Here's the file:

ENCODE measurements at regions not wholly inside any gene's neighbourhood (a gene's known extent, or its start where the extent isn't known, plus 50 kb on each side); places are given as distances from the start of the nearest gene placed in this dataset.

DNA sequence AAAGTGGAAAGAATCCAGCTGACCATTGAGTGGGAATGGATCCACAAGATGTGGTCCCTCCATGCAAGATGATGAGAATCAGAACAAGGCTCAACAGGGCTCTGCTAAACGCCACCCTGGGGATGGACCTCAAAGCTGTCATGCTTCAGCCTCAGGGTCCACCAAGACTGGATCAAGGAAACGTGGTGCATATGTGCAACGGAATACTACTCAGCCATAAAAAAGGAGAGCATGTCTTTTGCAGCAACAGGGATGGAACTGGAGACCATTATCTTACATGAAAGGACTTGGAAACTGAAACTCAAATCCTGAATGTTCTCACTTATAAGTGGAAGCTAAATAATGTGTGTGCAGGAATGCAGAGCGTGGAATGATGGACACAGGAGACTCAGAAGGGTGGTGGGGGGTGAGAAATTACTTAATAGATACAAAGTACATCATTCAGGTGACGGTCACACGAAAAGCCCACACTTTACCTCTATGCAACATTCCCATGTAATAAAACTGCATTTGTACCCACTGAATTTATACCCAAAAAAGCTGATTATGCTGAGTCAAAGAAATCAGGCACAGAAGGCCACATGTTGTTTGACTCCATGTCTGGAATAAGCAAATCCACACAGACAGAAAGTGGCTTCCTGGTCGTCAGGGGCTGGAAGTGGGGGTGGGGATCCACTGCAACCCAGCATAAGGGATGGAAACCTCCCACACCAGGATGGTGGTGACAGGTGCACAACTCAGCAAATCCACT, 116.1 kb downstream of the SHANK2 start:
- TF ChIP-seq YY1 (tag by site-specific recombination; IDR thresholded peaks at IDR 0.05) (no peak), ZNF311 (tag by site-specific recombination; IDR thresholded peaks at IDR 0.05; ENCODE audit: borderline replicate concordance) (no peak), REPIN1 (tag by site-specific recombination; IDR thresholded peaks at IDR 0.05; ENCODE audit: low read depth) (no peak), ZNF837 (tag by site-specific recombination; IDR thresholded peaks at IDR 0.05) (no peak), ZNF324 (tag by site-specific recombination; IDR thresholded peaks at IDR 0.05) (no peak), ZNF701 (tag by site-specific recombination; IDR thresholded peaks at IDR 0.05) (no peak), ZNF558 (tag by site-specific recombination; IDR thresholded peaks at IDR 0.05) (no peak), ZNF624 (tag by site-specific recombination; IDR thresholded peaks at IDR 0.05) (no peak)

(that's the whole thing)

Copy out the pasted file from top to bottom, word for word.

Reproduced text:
ENCODE measurements at regions not wholly inside any gene's neighbourhood (a gene's known extent, or its start where the extent isn't known, plus 50 kb on each side); places are given as distances from the start of the nearest gene placed in this dataset.

DNA sequence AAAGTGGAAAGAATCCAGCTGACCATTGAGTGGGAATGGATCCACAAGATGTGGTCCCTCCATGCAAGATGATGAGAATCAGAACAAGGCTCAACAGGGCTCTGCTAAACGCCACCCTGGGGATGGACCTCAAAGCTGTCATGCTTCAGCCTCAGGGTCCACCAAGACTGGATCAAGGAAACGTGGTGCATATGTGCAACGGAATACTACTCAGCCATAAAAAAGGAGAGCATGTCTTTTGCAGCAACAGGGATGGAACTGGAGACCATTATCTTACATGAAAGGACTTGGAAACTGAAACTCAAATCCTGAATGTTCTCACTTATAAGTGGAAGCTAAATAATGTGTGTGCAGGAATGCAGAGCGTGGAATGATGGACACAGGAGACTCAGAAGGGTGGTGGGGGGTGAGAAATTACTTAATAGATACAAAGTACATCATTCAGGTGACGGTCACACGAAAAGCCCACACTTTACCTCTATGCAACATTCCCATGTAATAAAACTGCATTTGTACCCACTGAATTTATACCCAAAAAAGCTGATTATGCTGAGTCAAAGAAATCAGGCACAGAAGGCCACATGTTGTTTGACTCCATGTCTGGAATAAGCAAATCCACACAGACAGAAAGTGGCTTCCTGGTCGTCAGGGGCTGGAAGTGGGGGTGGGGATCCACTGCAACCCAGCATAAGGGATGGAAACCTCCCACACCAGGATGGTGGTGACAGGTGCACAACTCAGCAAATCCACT, 116.1 kb downstream of the SHANK2 start:
- TF ChIP-seq YY1 (tag by site-specific recombination; IDR thresholded peaks at IDR 0.05) (no peak), ZNF311 (tag by site-specific recombination; IDR thresholded peaks at IDR 0.05; ENCODE audit: borderline replicate concordance) (no peak), REPIN1 (tag by site-specific recombination; IDR thresholded peaks at IDR 0.05; ENCODE audit: low read depth) (no peak), ZNF837 (tag by site-specific recombination; IDR thresholded peaks at IDR 0.05) (no peak), ZNF324 (tag by site-specific recombination; IDR thresholded peaks at IDR 0.05) (no peak), ZNF701 (tag by site-specific recombination; IDR thresholded peaks at IDR 0.05) (no peak), ZNF558 (tag by site-specific recombination; IDR thresholded peaks at IDR 0.05) (no peak), ZNF624 (tag by site-specific recombination; IDR thresholded peaks at IDR 0.05) (no peak)